Thu | Nov 15, 2018

In police vehicle saga | MoBay flare-up led to signing of moratorium

Published:Thursday | January 18, 2018 | 12:00 AM
Diane McIntosh

Permanent Secretary in the Ministry of National Security Diane McIntosh yesterday admitted that she signed an agreement for a one-month moratorium to facilitate the payment of special consumption tax (SCT) and general consumption tax (GCT) for the first 30 vehicles imported by O'Brien's International Car Sales and Rentals Limited in June last year.

The company was contracted to supply the police force with 200 pre-owned vehicles, but to date, has only delivered 34.

Quizzed by members of Parliament's Public Administration and Appropriations Committee (PAAC), McIntosh indicated that she signed off on a one-month moratorium to allow for the vehicles to be delivered by the supplier.

A June 29, 2017, letter from a senior technocrat from the Ministry of Finance stated: "Please be advised that a moratorium of one month has been granted to the Ministry of National Security to facilitate the payment of taxes on a shipment of 30 cars being imported by O'Brien's International Car Sales and Rentals Limited valued at $22,001,377.00."

Committee member Mikael Phillips asked: "On what basis did we sign the first moratorium letter if the supplier was to pay the taxes? It would have set a precedent that the Ministry (of National Security) is accepting the liability."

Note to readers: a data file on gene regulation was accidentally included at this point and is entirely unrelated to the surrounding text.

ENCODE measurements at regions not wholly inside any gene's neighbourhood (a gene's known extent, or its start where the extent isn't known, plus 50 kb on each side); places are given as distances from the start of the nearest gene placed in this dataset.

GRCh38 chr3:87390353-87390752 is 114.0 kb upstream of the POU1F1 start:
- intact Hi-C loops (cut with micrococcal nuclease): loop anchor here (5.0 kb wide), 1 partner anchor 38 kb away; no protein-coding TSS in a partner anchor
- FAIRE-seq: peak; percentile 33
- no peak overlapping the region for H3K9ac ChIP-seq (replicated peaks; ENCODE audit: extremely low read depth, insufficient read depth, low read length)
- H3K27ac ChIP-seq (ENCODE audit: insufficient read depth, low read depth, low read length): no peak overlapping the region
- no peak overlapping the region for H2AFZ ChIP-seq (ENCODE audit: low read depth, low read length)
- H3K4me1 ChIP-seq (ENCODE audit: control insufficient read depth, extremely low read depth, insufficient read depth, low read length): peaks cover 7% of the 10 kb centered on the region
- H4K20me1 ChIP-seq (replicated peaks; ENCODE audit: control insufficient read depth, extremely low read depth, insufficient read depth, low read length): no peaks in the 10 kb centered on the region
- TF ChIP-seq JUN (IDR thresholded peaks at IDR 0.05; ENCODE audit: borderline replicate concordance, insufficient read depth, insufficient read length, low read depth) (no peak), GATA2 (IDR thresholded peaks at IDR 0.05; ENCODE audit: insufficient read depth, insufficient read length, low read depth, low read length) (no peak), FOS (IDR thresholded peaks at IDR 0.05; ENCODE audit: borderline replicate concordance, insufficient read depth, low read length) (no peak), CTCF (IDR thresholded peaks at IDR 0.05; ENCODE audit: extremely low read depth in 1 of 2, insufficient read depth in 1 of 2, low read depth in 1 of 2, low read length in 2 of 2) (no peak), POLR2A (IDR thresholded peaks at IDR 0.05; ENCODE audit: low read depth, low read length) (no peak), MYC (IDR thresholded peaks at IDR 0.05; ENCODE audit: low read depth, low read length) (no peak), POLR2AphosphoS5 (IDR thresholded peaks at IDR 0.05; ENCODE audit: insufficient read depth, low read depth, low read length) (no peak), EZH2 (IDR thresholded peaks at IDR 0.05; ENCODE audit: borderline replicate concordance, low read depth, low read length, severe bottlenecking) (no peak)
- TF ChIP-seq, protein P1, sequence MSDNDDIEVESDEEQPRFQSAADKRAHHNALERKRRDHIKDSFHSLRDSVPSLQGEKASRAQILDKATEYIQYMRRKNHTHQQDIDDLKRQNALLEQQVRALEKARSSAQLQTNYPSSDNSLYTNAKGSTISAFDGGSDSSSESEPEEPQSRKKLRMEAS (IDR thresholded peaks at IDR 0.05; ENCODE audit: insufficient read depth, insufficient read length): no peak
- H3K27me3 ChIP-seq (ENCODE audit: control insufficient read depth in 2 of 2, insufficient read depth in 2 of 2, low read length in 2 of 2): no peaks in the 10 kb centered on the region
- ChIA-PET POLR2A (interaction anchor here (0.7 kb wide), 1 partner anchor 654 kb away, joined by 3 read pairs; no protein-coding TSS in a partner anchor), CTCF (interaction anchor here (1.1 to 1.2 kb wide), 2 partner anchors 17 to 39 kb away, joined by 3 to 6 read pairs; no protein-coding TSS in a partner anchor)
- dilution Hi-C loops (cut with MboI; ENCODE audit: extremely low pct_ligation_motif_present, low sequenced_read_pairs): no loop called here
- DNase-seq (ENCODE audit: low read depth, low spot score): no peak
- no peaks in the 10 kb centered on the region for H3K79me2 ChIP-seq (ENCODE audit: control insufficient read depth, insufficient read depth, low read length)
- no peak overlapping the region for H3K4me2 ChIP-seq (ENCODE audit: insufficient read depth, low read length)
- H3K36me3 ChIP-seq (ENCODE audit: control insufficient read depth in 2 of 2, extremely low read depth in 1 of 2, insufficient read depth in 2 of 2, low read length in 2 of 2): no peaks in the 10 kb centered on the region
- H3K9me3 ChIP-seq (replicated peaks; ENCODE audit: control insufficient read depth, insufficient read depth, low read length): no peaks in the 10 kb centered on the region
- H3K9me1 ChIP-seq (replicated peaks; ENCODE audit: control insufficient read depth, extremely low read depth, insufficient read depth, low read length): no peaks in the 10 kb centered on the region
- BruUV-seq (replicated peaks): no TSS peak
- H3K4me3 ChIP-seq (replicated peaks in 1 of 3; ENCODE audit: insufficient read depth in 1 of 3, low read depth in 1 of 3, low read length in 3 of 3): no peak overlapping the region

While seemingly acknow-ledging Phillips's assertion, McIntosh said: "The upsurge at the time in Montego Bay was really of pressing concern, and the vehicles were needed. At that time, that was why that was signed because there was really pressure. By the time it came to the second (moratorium letter), we just refused to sign."

Asked if the $9 million for SCT and GCT had been paid on the 30 vehicles, the permanent secretary said the supplier wrote a letter to the ministry in December committing to pay the taxes.

However, chairman of the PAAC Dr Wykeham McNeill questioned how the vehicles could be operating on the roads without the Customs fees being paid.

"Those vehicles driving on the road are subject to seizure," said McNeill.

McNeill has summoned senior technocrats from the Ministry of Finance and Jamaica Customs to PAAC's meeting next Wednesday to answer questions on the matter.